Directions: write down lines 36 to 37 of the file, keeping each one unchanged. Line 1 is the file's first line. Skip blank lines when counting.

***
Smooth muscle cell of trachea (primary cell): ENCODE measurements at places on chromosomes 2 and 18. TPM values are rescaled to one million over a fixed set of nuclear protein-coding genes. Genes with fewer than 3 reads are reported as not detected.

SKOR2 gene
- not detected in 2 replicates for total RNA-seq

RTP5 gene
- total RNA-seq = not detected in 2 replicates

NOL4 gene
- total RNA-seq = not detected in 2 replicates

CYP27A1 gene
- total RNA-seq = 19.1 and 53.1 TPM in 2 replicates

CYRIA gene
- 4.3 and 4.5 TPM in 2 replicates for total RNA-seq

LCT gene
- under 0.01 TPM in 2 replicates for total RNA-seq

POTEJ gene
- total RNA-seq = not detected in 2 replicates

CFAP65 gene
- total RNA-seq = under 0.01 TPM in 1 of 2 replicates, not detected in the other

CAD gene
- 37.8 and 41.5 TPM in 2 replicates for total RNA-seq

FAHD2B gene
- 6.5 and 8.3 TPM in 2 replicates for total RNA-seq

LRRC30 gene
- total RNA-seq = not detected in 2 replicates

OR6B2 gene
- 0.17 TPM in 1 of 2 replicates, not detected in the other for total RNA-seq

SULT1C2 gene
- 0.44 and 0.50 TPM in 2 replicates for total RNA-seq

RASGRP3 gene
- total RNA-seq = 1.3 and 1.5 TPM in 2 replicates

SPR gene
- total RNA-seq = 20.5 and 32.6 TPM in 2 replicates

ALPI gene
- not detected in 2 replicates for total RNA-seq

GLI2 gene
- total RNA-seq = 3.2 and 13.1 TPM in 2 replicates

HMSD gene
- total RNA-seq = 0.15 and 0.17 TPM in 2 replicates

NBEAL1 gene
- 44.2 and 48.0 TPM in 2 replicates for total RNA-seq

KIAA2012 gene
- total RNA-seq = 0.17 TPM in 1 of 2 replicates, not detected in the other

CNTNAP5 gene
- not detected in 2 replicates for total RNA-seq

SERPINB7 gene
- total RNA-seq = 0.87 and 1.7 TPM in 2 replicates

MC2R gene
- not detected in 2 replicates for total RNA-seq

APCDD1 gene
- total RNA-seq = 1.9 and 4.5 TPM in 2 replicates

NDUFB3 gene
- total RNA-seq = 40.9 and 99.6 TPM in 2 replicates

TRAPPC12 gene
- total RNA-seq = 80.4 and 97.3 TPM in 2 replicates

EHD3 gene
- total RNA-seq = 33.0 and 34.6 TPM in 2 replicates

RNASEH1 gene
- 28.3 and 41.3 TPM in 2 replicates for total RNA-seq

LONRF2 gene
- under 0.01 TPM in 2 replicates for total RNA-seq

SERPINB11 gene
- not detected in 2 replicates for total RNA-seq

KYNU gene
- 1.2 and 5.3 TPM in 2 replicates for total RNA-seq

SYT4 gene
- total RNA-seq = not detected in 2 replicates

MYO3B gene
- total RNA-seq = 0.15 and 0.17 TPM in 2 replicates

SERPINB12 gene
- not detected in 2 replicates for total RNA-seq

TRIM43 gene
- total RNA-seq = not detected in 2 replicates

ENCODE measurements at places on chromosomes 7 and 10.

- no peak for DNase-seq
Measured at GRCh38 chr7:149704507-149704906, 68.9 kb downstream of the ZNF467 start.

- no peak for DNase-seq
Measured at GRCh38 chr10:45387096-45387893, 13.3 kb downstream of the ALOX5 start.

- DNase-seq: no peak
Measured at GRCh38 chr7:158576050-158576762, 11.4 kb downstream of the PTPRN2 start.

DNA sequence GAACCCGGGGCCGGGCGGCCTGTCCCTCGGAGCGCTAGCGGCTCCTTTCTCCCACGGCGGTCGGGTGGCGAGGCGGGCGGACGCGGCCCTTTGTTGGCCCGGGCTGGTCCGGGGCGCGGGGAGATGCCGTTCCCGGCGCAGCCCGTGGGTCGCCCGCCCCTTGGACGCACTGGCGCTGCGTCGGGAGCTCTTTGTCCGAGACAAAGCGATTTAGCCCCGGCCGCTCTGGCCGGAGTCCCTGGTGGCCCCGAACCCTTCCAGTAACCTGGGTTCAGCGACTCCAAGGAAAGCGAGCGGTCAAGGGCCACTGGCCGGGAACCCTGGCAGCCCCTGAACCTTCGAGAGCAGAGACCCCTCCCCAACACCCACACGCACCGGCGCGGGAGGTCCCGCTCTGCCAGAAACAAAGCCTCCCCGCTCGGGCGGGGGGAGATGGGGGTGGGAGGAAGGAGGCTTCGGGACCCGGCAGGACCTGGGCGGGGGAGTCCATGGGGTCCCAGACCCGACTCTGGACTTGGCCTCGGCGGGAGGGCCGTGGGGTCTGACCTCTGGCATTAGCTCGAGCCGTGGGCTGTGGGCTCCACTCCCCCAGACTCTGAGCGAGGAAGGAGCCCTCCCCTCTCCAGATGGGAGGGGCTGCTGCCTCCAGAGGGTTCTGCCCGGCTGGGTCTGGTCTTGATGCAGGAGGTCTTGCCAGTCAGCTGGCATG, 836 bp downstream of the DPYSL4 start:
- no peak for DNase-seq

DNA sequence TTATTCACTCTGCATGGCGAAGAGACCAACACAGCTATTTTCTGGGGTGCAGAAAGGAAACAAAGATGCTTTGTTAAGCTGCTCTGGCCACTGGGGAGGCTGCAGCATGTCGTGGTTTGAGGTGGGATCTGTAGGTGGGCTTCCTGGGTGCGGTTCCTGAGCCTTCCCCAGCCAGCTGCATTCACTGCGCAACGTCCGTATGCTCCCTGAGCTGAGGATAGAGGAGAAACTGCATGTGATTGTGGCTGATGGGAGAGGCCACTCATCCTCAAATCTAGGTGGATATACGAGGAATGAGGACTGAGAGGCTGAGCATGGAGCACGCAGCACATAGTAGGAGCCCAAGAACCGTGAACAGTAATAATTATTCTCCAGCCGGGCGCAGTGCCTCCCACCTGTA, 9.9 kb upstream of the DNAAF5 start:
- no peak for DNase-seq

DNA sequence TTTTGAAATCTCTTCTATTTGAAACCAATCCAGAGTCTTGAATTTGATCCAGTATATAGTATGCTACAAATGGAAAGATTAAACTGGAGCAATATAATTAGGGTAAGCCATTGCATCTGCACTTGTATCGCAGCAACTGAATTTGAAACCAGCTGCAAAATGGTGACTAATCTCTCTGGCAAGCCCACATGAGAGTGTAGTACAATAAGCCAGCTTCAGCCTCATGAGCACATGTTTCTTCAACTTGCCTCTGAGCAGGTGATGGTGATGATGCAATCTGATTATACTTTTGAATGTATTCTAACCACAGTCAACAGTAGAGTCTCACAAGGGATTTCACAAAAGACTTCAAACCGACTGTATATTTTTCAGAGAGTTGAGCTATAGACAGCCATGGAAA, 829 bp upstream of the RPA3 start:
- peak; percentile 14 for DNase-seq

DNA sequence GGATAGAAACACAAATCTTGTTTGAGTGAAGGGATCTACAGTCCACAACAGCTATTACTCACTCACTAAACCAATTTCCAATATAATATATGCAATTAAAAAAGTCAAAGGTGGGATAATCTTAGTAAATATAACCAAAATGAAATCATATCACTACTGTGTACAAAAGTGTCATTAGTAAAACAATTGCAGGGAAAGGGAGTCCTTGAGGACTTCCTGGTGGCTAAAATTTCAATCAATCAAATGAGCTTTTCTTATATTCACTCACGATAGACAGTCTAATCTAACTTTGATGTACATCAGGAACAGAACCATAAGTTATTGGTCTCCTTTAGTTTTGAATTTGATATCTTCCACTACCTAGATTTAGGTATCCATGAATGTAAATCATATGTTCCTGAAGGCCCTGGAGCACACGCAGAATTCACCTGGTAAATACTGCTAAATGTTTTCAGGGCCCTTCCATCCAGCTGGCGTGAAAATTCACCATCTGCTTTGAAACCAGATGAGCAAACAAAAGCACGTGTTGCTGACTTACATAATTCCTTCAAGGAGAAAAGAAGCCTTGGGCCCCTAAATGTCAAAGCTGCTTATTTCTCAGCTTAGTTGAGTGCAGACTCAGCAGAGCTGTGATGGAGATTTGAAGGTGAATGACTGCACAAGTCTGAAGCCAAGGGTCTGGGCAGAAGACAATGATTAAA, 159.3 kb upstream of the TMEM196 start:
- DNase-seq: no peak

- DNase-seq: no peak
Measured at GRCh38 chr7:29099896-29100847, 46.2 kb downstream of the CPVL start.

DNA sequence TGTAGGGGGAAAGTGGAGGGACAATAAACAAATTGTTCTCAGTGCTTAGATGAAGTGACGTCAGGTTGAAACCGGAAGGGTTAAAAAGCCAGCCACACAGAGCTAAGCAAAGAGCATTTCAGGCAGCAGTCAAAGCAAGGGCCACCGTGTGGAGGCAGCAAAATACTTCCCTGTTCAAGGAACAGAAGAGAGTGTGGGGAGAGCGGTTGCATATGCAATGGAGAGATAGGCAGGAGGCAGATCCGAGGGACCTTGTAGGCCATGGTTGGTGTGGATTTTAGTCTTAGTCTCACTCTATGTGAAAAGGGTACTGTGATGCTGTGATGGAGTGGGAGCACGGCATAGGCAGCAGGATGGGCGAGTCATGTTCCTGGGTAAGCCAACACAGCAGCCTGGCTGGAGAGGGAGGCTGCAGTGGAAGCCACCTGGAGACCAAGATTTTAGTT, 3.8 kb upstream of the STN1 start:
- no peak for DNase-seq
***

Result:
HMSD gene
- total RNA-seq = 0.15 and 0.17 TPM in 2 replicates